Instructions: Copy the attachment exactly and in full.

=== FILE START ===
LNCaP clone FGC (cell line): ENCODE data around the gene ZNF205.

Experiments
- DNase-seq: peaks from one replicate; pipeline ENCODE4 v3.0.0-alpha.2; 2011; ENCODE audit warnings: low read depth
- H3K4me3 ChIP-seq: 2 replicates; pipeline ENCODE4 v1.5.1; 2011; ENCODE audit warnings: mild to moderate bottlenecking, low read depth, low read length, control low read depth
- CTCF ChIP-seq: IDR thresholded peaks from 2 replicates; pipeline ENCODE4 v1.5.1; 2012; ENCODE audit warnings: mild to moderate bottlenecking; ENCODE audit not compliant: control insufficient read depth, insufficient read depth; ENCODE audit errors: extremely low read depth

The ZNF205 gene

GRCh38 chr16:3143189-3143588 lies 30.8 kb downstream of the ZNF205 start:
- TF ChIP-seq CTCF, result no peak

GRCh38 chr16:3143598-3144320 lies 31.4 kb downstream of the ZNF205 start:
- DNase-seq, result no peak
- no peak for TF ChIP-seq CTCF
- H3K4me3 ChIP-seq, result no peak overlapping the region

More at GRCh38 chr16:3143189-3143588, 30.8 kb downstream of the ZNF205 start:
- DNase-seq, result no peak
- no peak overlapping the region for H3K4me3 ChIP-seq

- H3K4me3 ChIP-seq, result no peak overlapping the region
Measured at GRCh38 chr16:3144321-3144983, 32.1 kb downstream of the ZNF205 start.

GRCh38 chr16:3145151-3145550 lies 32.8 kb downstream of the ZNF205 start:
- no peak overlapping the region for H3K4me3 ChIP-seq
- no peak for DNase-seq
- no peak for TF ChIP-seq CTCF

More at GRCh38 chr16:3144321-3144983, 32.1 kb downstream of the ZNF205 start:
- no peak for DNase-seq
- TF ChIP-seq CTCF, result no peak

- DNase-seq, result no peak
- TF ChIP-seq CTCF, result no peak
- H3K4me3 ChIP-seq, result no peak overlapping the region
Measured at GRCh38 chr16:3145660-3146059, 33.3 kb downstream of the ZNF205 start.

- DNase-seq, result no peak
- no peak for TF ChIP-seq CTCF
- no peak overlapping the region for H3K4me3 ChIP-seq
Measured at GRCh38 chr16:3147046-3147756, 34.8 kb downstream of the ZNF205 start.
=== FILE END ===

LNCaP clone FGC (cell line): ENCODE data around the gene ZNF205.

Experiments
- DNase-seq: peaks from one replicate; pipeline ENCODE4 v3.0.0-alpha.2; 2011; ENCODE audit warnings: low read depth
- H3K4me3 ChIP-seq: 2 replicates; pipeline ENCODE4 v1.5.1; 2011; ENCODE audit warnings: mild to moderate bottlenecking, low read depth, low read length, control low read depth
- CTCF ChIP-seq: IDR thresholded peaks from 2 replicates; pipeline ENCODE4 v1.5.1; 2012; ENCODE audit warnings: mild to moderate bottlenecking; ENCODE audit not compliant: control insufficient read depth, insufficient read depth; ENCODE audit errors: extremely low read depth

The ZNF205 gene

GRCh38 chr16:3143189-3143588 lies 30.8 kb downstream of the ZNF205 start:
- TF ChIP-seq CTCF, result no peak

GRCh38 chr16:3143598-3144320 lies 31.4 kb downstream of the ZNF205 start:
- DNase-seq, result no peak
- no peak for TF ChIP-seq CTCF
- H3K4me3 ChIP-seq, result no peak overlapping the region

More at GRCh38 chr16:3143189-3143588, 30.8 kb downstream of the ZNF205 start:
- DNase-seq, result no peak
- no peak overlapping the region for H3K4me3 ChIP-seq

- H3K4me3 ChIP-seq, result no peak overlapping the region
Measured at GRCh38 chr16:3144321-3144983, 32.1 kb downstream of the ZNF205 start.

GRCh38 chr16:3145151-3145550 lies 32.8 kb downstream of the ZNF205 start:
- no peak overlapping the region for H3K4me3 ChIP-seq
- no peak for DNase-seq
- no peak for TF ChIP-seq CTCF

More at GRCh38 chr16:3144321-3144983, 32.1 kb downstream of the ZNF205 start:
- no peak for DNase-seq
- TF ChIP-seq CTCF, result no peak

- DNase-seq, result no peak
- TF ChIP-seq CTCF, result no peak
- H3K4me3 ChIP-seq, result no peak overlapping the region
Measured at GRCh38 chr16:3145660-3146059, 33.3 kb downstream of the ZNF205 start.

- DNase-seq, result no peak
- no peak for TF ChIP-seq CTCF
- no peak overlapping the region for H3K4me3 ChIP-seq
Measured at GRCh38 chr16:3147046-3147756, 34.8 kb downstream of the ZNF205 start.